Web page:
A Real Virtual War . . .

It is Memorial Day in the United States today, but let’s not talk about warriors of the past or present today. Instead, let’s be imaginative, perhaps a bit bizarre, and look at war from a different angle.

Many reading this are video game warriors, regularly fighting and “killing” each other.

Of course, the video game war and real war are quite different, especially the killing part.

But must that always be the case? At some time in the future, could one substitute for the other, to avoid all the all-too-real death and destruction?

Let me be clear on this. I don’t mean making real war like a video game; I mean making real war a video game. If Country A wants a piece of Country B, they go frag each other, and whoever wins, wins.

Some reading this might be reminded of this of this Startrek episode, others might recall Ender’s Game, though this would be different than either.

Could this ever really happen, I don’t mean any time soon, but any time ever?

Well, I think it’s good science fiction, and it will stay that way as long as man stays like man because:

1) Who would ever accept losing? Unlike a video game, such a video war would have real consequences. If Upper Slobbobia fights Lower Slobbobia and conquers it in a video game, will the residents of Lower Slobbobia say, “OK, you won, we’re all yours.” No matter what pledges or oaths were made beforehand, people would have second thoughts in seconds after they lost. At very, very best, they’d want to a do-over, real soon. More likely, the end of the game would just mean the start of real fighting as the losers would try to stop the winners from gathering the fruits of victory.

Even assuming a conquered place accepted being conquered, would that mean forever? That’s not true even in real war, it often has a “Try again” button, too, though the next fight usually doesn’t come for years or decades.

Think losers would wait that long?

2) Who sets the rules? The obvious answer to the first question is “the involved parties,” but would they ever agree to a set of rules?

Just to give one example, let’s say the United States decided to fight Ireland. How do you decide who gets how many boys and toys in the fight? If it’s determined by a gross standard like national population or GNP, bye-bye Ireland. On the other hand, if the game is set to be even, Ireland might decide to develop an utterly crack clan, and might conquer half the world before others could catch up.

OK, you might find Ireland silly. How about Ireland Al-Queda? You might think Osama and Company wouldn’t make a very good clan, but what would be easier, getting good at fragging, or outfighting the Western world?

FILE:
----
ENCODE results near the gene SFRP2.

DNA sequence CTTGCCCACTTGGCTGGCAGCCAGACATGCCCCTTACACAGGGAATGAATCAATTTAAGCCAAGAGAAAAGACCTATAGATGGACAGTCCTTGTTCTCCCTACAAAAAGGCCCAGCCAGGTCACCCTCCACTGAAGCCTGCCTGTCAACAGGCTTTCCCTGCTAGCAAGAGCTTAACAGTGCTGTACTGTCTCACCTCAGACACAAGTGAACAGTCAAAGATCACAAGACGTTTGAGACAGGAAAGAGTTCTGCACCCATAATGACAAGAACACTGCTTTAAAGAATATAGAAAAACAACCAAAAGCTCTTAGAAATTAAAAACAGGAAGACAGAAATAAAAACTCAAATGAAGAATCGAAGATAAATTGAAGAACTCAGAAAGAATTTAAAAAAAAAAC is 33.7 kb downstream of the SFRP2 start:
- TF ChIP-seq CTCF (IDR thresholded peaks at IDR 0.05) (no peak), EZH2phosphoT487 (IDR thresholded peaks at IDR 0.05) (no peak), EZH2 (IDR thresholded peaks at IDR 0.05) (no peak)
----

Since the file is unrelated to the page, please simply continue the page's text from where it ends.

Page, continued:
3) It takes two to tango What if one side doesn’t want to fight? How do you make them? I suppose you could declare that the country that didn’t show up forfeited the game and whatever the aggressor wanted, but again, that would just be the signal for the real fighting.

4) You think people cheat at video games now? Who decides if cheating has occurred, and how do they enforce their decision?

5) The easier it is, the more you want to do it The destruction that comes with war is itself a deterrent. Some might argue that the United States is more willing to go to war because within living memory, widescale destruction is something that happens elsewhere to somebody else. If there’s something to that argument, a video war would make that applicable to all.

A video game war wouldn’t wreak destruction, but one consequence of that is that losers wouldn’t feel beaten. When you get pulverized, you’re a lot more likely to give up than when you haven’t been hurt at all, and it certainly would take a lot less time to “recover” from a video war than a real one. Unless, of course, the virtual war stopped being virtual.

6) Where Does The Buck Stop? We’ve hinted at this before, but real war creates a reality. If I kill you in a war, or blow up your house or city, no argument or claim of cheating, no matter how just, is going to bring you or it back. You can rebuild the material things, but you can’t turn back time.

That’s not the case in a virtual war. It’s like a Dungeons-and-Dragons type game, you need a Dungeon Master to enforce the rules and make decisions.

A Dungeon Master can do this because there’s nothing really at stake in a Dungeons-and-Dragons game. Nobody sane is going to react to losing by arming himself and start shooting at the winners and/or the Dungeon Master, but in a real war-substitute, that’s very likely to happen.

I’ll give another example. Both Mexico and the United States play soccer, play each other fairly frequently. Now imagine Mexico and the U.S. play a match, and this time, the stakes are the northern half of Mexico versus the formerly Mexican U.S. Southwest?

(I bet that would get even U.S.ers to watch soccer.:))

Now suppose Mexico wins. Just who is going to make the U.S. give up Texas and California and all inbetween the two if they don’t want to?


War is war, and games are games, and the two will never meet, because one is real, and the other isn’t.

This is not to say computer simulations of war can’t be a good means to prepare for the real thing, but that’s all they can be because unless there are real consequences to one’s actions when there is land and lives and people’s mind at stake, it’s just a game.

And games aren’t meant to be serious.


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